GAINESVILLE, Fla. (WCJB/Gray News) - Mikasha Young-Holmes’s had only one child, and at nine years old, Kimora was her rock.
She had an extremely loving heart.
"We were extremely close. It had just been me and her for a while," said Young-Holmes.
One of their favorite things to do was to play games.
"We loved playing video games together," said Young-Holmes.
Her grandmother formed a strong bond with her only grandchild.
"I didn't give birth to her, but she was just like my own child," said Atkins.
Kimora and her mom had a tradition, a weekly shopping trip to the mall. Her favorite store was Justice.
"She loved shopping for clothes. She never lets me pick out her stuff, so she would see what she wants and just pick that out," said Young-Holmes.
On July 11th Kimora wasn't feeling well. Days later, the family went into town for a much different reason.
"We took her to the hospital, the children's pediatric," said Young-Holmes." They did a urine test and took her temperature."
Kimora's temperature was 103 degrees. The mom said her daughter was never tested for COVID-19.
"I thought they would have jumped on that when they saw here fever," said Young-Holmes.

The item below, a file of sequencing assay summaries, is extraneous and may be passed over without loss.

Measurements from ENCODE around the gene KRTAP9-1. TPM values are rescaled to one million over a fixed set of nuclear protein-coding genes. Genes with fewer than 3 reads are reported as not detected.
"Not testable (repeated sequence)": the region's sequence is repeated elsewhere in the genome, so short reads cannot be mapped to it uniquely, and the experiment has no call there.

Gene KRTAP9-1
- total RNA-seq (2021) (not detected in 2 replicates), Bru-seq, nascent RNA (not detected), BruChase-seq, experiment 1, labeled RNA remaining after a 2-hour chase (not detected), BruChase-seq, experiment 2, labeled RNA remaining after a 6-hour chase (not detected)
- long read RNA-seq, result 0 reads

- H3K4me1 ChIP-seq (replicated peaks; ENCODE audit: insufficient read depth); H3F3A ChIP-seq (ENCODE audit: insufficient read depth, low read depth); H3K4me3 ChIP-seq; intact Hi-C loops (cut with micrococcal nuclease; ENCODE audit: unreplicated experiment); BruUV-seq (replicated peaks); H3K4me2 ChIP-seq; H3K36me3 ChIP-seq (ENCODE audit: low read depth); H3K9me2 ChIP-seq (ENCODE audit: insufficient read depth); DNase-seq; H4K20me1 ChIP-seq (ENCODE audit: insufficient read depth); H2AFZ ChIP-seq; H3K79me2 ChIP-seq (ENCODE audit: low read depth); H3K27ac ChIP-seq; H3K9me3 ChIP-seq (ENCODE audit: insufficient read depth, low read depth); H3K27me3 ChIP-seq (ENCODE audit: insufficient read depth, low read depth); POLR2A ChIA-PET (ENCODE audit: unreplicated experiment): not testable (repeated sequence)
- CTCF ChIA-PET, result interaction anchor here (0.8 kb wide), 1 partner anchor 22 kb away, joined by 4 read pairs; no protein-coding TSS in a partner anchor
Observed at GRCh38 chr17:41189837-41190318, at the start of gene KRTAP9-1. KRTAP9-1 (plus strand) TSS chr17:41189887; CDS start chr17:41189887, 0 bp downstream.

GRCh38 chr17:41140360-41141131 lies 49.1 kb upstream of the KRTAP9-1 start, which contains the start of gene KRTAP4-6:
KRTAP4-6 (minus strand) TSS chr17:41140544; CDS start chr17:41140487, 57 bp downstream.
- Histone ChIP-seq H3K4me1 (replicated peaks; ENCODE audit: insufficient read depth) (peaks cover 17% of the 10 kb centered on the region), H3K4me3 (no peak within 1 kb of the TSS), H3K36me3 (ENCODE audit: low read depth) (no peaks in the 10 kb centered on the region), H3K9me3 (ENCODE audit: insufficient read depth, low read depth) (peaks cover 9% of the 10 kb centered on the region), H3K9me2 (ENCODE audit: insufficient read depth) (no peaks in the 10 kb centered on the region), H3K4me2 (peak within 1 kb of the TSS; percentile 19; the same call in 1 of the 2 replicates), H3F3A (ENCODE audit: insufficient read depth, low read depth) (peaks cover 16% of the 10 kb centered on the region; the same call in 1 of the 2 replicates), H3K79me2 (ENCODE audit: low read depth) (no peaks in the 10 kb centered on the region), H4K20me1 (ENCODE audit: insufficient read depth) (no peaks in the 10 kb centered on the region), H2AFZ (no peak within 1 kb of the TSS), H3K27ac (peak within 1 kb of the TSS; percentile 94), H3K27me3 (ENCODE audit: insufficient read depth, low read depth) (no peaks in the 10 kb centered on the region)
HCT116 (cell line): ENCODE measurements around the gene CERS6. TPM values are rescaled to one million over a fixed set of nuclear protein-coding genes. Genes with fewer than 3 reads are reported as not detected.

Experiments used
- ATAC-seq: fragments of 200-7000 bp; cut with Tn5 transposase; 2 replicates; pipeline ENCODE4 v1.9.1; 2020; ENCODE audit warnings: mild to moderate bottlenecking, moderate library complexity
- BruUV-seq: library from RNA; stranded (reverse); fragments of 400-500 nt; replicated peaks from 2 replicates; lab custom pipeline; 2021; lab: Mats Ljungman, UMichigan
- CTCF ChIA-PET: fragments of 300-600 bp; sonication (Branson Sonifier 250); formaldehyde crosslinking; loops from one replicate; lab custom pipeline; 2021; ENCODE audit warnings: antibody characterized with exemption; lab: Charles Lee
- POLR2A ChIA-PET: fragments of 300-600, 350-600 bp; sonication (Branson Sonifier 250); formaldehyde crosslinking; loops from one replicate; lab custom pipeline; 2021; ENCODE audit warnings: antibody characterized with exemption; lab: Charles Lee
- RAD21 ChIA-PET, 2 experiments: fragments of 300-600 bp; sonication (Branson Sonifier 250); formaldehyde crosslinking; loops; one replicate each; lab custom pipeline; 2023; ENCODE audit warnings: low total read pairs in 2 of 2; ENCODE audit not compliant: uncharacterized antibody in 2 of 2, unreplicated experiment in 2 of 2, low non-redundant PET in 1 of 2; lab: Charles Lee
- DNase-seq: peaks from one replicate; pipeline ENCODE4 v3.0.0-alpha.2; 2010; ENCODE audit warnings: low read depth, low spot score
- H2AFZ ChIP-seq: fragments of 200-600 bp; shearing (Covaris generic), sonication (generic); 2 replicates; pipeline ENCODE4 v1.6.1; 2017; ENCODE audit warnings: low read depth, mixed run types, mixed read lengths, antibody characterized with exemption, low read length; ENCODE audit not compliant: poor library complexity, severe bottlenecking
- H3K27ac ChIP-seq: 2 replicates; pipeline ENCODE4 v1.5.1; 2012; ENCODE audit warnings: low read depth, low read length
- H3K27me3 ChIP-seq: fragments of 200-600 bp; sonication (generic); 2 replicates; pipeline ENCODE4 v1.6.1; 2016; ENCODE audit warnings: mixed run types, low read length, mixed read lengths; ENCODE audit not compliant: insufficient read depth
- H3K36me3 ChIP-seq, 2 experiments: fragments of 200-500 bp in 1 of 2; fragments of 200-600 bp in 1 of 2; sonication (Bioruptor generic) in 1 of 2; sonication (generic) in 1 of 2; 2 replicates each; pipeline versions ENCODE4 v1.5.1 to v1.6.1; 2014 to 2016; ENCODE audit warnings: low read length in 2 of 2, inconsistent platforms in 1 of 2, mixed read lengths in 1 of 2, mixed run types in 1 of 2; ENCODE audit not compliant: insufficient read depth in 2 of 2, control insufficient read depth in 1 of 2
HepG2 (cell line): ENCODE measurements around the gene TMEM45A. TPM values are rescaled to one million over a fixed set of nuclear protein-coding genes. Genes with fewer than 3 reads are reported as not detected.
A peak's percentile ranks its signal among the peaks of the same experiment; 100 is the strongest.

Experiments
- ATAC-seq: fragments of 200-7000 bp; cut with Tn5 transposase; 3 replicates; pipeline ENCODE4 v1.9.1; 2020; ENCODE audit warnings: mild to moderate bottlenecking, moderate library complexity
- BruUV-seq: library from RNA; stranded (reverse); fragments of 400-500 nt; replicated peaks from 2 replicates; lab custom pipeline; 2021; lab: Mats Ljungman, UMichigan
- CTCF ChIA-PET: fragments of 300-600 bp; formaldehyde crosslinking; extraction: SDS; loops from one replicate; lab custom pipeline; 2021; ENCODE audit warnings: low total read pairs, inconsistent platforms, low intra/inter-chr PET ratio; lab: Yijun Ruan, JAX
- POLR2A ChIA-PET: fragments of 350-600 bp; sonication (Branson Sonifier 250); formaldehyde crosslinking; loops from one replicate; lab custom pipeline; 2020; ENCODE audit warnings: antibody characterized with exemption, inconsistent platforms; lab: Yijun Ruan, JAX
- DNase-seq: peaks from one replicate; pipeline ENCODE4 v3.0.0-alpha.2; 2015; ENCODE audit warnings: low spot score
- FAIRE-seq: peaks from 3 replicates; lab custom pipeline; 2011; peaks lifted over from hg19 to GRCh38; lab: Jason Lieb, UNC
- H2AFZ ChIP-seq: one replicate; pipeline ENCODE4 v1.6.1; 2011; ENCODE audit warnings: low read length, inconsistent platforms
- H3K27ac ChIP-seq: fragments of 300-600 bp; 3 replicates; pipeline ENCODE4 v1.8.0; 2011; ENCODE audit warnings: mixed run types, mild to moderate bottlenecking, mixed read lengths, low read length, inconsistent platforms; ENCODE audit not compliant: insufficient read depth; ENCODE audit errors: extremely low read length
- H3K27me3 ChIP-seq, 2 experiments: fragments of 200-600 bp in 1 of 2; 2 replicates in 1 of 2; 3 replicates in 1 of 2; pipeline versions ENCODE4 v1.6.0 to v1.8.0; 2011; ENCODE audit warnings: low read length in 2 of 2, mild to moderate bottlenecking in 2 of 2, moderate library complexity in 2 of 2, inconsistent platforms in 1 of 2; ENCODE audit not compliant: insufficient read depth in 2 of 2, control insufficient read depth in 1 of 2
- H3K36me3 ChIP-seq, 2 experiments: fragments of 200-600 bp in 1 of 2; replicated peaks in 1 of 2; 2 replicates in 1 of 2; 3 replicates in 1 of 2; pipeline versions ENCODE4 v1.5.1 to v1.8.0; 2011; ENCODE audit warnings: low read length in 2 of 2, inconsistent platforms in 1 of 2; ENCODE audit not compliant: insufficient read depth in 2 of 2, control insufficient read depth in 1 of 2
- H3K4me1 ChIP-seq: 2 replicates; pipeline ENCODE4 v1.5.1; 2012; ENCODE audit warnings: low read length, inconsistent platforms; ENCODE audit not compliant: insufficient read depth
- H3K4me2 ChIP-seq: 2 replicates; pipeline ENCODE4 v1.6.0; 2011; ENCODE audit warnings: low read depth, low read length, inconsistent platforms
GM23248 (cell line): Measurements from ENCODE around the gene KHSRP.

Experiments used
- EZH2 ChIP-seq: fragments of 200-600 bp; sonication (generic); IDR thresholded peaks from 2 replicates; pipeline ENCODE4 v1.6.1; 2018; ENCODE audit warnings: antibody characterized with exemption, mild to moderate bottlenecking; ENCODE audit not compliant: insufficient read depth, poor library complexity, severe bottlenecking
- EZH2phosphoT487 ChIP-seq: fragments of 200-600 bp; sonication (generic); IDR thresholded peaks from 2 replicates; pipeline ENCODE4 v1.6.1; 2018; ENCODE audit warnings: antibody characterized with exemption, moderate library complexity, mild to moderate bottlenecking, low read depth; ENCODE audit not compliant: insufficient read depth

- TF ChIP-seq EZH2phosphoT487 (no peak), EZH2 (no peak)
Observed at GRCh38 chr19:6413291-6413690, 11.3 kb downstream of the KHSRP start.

Instead, the little girl was diagnosed with a urinary tract infection. A few days later, after a family shopping trip, they returned home, ate, played some video games, then Kimora asked to take a nap.
She filled their home with love and laughter. That all changed on the afternoon of July 17, when she didn’t wake up from her nap.
"I was shaking her, yelling at her," said Young-Holmes. "I yelled at my mom and told her to come in here because Kim is not breathing."
Kimora's grandmother said she started performing CPR.
"I was just trying to bring her back. I tried, I tried everything I could to bring her back," said Young-Holmes.
The ambulance arrived to take Kimora and her family to the hospital.
"On the way, I was just hoping and praying that they could just get her back," said Young-Holmes.
The family ultimately heard the news.
"They did all that they can," said Young-Holmes.
The family still did not know the cause of death for this healthy little girl.
"After she had passed away, they tested her, and that's when they told me she was positive for COVID," said Young-Holmes.
She said she tried to trace everyone she and her daughter had been in contact with but could not find a positive case. Young-holmes said the death is still fresh.
"At this point, I have no idea. I'm just still pretty much stuck in the now," said Young-Holmes.
Her mom said she does not know if she'll ever get over this tragedy. Although the nation may know Kimora as the youngest person in the state of Florida to die of COVID-19, her family will remember her as more than just a statistic. Instead, they will remember her as a loving daughter, a bubbly young girl whose bright future was cut short.
If you would like to donate to the family’s official GoFundMe page, click here.